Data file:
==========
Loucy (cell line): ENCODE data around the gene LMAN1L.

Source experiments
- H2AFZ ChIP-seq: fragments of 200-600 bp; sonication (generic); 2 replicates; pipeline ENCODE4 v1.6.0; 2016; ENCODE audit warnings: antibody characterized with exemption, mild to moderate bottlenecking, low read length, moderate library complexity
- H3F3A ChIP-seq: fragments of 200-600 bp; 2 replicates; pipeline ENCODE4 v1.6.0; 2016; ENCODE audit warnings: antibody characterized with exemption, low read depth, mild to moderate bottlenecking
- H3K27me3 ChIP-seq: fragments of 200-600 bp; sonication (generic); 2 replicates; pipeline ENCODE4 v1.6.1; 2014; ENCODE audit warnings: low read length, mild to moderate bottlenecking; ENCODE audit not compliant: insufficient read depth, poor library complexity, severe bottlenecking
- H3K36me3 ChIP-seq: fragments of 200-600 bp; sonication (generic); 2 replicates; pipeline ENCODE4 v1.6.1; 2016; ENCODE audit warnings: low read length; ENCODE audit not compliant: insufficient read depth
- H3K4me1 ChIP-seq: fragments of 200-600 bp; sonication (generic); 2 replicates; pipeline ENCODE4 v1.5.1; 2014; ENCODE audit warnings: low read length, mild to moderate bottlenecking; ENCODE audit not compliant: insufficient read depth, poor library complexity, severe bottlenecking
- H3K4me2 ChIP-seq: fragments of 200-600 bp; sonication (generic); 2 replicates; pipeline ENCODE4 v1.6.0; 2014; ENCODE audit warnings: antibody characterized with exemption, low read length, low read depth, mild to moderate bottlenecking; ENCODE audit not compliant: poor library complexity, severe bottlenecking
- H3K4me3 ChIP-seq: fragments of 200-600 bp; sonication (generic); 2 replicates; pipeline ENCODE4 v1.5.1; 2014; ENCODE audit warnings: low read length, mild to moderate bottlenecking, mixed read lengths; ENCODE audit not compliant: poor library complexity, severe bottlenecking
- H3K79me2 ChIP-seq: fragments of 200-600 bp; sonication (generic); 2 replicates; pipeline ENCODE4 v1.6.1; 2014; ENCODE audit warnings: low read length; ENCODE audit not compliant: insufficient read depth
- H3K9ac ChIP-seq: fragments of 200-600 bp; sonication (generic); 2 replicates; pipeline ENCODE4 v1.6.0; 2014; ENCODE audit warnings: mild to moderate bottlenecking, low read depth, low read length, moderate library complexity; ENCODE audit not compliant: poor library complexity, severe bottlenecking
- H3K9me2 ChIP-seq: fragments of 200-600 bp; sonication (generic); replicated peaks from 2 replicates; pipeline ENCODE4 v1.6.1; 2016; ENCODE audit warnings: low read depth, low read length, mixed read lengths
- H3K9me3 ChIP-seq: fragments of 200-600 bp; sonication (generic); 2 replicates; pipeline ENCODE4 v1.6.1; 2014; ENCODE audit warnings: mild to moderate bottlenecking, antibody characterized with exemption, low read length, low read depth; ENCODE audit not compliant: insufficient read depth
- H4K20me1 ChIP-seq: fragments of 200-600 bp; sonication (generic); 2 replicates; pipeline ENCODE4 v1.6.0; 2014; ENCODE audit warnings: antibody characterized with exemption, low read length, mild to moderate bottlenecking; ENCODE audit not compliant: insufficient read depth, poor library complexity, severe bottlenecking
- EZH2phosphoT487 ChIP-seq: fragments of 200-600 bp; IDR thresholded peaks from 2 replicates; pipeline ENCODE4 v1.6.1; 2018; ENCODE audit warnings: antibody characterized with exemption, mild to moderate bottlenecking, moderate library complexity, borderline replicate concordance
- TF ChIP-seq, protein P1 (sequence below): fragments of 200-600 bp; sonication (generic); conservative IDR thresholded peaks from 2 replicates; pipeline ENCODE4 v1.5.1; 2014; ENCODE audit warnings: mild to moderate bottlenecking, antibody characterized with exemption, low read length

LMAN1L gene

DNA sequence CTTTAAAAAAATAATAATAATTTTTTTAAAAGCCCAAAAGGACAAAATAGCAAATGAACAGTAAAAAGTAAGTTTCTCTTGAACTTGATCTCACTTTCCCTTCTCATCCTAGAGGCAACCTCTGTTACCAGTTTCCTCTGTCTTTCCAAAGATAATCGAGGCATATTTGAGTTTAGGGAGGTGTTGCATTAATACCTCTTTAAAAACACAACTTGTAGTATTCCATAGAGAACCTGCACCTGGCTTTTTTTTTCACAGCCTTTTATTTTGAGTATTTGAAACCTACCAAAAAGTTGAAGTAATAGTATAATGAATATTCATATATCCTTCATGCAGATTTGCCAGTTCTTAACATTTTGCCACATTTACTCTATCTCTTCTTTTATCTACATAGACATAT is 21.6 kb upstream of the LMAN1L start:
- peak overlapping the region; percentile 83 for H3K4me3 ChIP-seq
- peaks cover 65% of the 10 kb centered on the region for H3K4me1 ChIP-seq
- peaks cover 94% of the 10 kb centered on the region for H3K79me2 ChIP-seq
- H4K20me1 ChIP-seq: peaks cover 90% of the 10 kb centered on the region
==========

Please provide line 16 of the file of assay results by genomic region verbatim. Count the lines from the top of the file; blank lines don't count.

- TF ChIP-seq, protein P1 (sequence below): fragments of 200-600 bp; sonication (generic); conservative IDR thresholded peaks from 2 replicates; pipeline ENCODE4 v1.5.1; 2014; ENCODE audit warnings: mild to moderate bottlenecking, antibody characterized with exemption, low read length